All in all, its the kind of place that you could go to with your co-workers for lunch in the middle of a weekday. Reasonably priced, flavorful food with enough choices to please everyone. Our waitress (who was, incidentally, unusually chatty but not in a creepy way) pointed out that its also a popular date place, especially in the evenings. I could see why - the interesting-looking chandelier and sumptuous curtains somehow set the right mood: casual yet intimate. There you have it - Gusto has my blessing! Go try it!

Gusto on the web:
1. Reviews on RocWiki
2. Official Gusto website


Grey matters

I am like the Phoenix this week, gentle reader. Rising from the ashes, so to speak. A happy tangle of neurons used to live in the top storey. Firing madly. And now they float in a broth of caffeine, alcohol, fear and sleep deprivation. Sigh. Pass the chocolate!!

Tried simulating domestic goddess-hood by making Nigella Lawson's famed Banana Bread, from 'How to be a domestic goddess'.


- Substituted whole wheat flour and a tablespoon of wheat germ
- Half white sugar + half brown sugar.
- 6 tablespoons butter and 2 tablespoons yoghurt

The verdict:

Rum soaked raisins are the ticket! I will admit that I had my doubts - I sat on my hands, desperately fighting the urge to chuck in chocolate chips. To my disbelief and delight, the bread was fabulous. Gorgeous to look at, excellent texture and taste. Full of that sweet banana goodness. The almost rustic heartiness of the whole wheat is a nice foil for the sultry echoes of the rum/raisin combination. There is of course, the small matter of what to do with raisin flavored rum...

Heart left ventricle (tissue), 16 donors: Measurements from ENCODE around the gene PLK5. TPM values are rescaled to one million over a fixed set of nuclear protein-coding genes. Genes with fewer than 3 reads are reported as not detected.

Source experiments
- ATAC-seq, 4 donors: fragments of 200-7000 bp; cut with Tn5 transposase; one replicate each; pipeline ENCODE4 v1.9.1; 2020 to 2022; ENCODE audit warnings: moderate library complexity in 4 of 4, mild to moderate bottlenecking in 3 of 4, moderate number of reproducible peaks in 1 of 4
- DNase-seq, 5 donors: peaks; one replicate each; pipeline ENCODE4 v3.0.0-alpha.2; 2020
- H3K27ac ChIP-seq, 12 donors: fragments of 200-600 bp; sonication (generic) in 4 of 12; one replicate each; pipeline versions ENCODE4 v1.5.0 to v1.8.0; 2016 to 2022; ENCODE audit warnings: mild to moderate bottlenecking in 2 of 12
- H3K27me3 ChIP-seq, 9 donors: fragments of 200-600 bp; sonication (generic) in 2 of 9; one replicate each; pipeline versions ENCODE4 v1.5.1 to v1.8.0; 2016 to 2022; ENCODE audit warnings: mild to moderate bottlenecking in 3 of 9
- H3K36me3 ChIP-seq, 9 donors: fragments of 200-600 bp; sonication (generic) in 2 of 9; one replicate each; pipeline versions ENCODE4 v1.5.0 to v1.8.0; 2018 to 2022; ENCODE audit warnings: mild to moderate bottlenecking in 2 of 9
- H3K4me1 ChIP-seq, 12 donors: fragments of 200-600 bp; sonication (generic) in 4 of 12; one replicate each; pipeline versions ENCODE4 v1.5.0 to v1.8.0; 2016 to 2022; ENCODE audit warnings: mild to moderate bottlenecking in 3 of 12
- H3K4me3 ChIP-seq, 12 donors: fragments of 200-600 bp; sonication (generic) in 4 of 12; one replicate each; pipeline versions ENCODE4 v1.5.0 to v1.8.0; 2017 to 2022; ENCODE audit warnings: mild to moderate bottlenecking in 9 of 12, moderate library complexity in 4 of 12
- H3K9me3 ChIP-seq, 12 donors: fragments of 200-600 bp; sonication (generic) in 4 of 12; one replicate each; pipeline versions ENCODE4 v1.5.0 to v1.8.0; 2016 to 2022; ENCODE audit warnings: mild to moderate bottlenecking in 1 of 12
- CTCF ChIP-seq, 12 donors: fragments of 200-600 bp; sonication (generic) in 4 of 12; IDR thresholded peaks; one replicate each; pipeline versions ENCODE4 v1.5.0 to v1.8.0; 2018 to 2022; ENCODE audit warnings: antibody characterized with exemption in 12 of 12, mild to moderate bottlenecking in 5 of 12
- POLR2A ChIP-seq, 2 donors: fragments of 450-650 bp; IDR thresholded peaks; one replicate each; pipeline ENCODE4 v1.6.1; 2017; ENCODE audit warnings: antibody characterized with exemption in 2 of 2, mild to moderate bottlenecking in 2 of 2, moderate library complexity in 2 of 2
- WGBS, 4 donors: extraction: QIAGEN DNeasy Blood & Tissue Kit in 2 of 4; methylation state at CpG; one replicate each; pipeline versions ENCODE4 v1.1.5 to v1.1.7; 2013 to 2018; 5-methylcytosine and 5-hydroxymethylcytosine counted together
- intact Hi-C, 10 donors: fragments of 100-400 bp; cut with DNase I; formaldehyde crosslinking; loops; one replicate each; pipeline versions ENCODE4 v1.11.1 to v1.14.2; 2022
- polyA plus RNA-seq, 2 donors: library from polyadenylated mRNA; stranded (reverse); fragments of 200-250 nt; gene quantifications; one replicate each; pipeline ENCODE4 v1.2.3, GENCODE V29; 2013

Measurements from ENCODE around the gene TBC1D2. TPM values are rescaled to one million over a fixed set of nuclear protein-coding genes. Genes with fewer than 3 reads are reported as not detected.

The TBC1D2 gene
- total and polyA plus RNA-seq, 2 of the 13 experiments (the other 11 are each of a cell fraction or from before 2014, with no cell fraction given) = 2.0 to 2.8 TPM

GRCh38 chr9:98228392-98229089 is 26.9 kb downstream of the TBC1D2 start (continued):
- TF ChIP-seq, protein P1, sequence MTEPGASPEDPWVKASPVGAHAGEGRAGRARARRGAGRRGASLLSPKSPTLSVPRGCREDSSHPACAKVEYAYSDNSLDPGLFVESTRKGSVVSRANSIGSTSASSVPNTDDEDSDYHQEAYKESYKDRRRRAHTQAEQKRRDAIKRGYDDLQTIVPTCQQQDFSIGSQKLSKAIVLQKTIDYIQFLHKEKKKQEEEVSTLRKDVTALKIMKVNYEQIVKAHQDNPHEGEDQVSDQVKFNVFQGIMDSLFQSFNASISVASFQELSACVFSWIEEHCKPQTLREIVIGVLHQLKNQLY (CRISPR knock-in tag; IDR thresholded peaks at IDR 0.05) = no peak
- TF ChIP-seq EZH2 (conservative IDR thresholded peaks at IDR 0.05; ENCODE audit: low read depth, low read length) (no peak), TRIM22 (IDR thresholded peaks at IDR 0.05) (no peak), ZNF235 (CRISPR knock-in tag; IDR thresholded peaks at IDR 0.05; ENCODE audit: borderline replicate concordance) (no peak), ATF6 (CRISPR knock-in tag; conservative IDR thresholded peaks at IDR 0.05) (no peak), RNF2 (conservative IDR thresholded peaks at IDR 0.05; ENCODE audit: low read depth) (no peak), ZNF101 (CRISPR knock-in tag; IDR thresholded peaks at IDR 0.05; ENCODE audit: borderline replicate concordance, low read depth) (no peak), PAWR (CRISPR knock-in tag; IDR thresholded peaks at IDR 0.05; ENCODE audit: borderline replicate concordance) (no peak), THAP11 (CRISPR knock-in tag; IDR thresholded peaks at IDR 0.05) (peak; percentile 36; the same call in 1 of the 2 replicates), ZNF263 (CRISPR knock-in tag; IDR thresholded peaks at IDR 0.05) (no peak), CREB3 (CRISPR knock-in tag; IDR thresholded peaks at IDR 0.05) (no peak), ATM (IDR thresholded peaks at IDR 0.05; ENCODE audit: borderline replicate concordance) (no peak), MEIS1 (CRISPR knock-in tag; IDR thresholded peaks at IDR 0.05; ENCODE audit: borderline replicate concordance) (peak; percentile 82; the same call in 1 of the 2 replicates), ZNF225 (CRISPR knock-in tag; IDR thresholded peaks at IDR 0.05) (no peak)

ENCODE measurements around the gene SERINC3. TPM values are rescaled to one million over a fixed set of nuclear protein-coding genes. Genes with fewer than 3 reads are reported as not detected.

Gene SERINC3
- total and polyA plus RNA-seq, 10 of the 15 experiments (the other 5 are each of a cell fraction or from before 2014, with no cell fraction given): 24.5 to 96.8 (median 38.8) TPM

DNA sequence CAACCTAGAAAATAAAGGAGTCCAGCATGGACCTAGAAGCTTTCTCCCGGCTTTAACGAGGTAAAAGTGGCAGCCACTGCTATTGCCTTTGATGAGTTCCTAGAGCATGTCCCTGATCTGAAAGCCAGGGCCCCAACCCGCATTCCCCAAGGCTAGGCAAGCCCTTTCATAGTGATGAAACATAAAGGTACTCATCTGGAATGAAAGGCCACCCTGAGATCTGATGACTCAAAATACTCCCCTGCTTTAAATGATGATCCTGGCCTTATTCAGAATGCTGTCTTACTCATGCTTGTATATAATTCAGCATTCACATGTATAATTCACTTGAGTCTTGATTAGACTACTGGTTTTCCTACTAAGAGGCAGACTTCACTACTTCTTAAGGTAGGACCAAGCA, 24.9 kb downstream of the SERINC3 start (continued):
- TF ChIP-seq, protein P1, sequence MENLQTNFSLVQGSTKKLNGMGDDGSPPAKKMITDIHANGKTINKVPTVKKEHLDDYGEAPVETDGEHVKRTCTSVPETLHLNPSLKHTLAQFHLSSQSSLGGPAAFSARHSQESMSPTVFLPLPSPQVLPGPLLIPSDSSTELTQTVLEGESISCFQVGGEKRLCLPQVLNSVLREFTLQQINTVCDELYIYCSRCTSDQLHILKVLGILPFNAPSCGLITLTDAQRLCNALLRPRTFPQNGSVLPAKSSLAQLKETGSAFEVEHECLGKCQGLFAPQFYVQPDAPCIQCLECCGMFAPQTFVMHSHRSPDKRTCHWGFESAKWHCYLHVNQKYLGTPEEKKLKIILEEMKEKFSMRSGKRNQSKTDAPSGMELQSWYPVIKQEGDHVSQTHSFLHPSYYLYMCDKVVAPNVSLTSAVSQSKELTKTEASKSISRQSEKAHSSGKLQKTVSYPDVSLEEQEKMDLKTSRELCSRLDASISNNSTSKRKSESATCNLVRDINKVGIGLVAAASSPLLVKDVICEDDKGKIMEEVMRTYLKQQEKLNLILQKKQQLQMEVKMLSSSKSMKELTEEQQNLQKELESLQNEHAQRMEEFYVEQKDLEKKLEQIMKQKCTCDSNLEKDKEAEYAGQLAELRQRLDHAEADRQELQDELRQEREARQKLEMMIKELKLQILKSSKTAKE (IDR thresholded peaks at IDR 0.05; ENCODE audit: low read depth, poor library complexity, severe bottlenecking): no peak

Previous banana bread ideas included this Banana Crumb Muffin Look-Alike. But ever since Nigella's Banana Bread (above), there hasn't been that much motivation to look for new recipes! Meet other banana bread aficionados at Not Quite Nigella's Banana Bread Bake Off!


Fruitful days

Far too much time is being spent with the laptop and not enough time with other human beans. Wish me luck, gentle reader. Here's hoping all this will bear fruit someday. Speaking of fruit, Fall brings sweet gifts. Pictured above are apples (? Red Delicious) by the Lake.

The plethora of choices had me waffling in the apple aisle at Wegman's this past week. (Yes, there is an apple aisle) Picked up some Cortlands and turned them into a Apple Clove Bread.

Heres what I did:

- Beat 4 Tablespoons butter, 2 Tablespoons yoghurt and half a cup of sugar (white and muscovado in equal parts). Added 2 eggs and half a cup of milk.
- Combined 1 and 1/3 cups mixed flour and 1 teaspoon baking powder. I used equal parts: whole wheat, amaranth, barley and oat flour!!
- Added 1.5 cups of chopped apples and 1 teaspooon fresh ground cloves.
- Baked at 350 for 60 minutes.

Voice of Experience: